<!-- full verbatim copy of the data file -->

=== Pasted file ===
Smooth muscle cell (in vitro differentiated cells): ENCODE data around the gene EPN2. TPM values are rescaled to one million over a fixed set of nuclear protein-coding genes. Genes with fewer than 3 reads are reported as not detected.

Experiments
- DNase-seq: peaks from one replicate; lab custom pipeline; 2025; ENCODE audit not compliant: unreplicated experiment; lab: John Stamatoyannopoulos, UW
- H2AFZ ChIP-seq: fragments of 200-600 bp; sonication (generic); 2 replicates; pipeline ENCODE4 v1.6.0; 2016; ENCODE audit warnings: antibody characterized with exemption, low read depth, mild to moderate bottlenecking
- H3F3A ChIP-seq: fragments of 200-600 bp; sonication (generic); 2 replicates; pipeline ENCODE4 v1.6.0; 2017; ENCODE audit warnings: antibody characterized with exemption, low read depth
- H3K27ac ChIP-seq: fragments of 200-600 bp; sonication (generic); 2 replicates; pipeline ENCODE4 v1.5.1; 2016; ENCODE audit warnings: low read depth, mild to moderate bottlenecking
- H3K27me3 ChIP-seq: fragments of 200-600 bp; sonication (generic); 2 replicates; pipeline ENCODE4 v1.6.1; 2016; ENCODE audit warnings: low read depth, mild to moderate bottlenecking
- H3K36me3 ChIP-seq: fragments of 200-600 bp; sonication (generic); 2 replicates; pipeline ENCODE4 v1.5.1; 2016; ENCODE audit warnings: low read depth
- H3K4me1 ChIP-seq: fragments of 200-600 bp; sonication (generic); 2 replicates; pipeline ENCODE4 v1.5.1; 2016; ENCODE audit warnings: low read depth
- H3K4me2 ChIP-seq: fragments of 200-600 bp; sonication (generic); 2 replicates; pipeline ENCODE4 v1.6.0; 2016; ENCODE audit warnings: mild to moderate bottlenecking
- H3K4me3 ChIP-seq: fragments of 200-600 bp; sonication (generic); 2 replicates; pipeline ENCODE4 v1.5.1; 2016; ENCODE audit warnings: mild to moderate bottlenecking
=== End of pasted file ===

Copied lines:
Smooth muscle cell (in vitro differentiated cells): ENCODE data around the gene EPN2. TPM values are rescaled to one million over a fixed set of nuclear protein-coding genes. Genes with fewer than 3 reads are reported as not detected.

Experiments
- DNase-seq: peaks from one replicate; lab custom pipeline; 2025; ENCODE audit not compliant: unreplicated experiment; lab: John Stamatoyannopoulos, UW
- H2AFZ ChIP-seq: fragments of 200-600 bp; sonication (generic); 2 replicates; pipeline ENCODE4 v1.6.0; 2016; ENCODE audit warnings: antibody characterized with exemption, low read depth, mild to moderate bottlenecking
- H3F3A ChIP-seq: fragments of 200-600 bp; sonication (generic); 2 replicates; pipeline ENCODE4 v1.6.0; 2017; ENCODE audit warnings: antibody characterized with exemption, low read depth
- H3K27ac ChIP-seq: fragments of 200-600 bp; sonication (generic); 2 replicates; pipeline ENCODE4 v1.5.1; 2016; ENCODE audit warnings: low read depth, mild to moderate bottlenecking
- H3K27me3 ChIP-seq: fragments of 200-600 bp; sonication (generic); 2 replicates; pipeline ENCODE4 v1.6.1; 2016; ENCODE audit warnings: low read depth, mild to moderate bottlenecking
- H3K36me3 ChIP-seq: fragments of 200-600 bp; sonication (generic); 2 replicates; pipeline ENCODE4 v1.5.1; 2016; ENCODE audit warnings: low read depth
- H3K4me1 ChIP-seq: fragments of 200-600 bp; sonication (generic); 2 replicates; pipeline ENCODE4 v1.5.1; 2016; ENCODE audit warnings: low read depth
- H3K4me2 ChIP-seq: fragments of 200-600 bp; sonication (generic); 2 replicates; pipeline ENCODE4 v1.6.0; 2016; ENCODE audit warnings: mild to moderate bottlenecking
- H3K4me3 ChIP-seq: fragments of 200-600 bp; sonication (generic); 2 replicates; pipeline ENCODE4 v1.5.1; 2016; ENCODE audit warnings: mild to moderate bottlenecking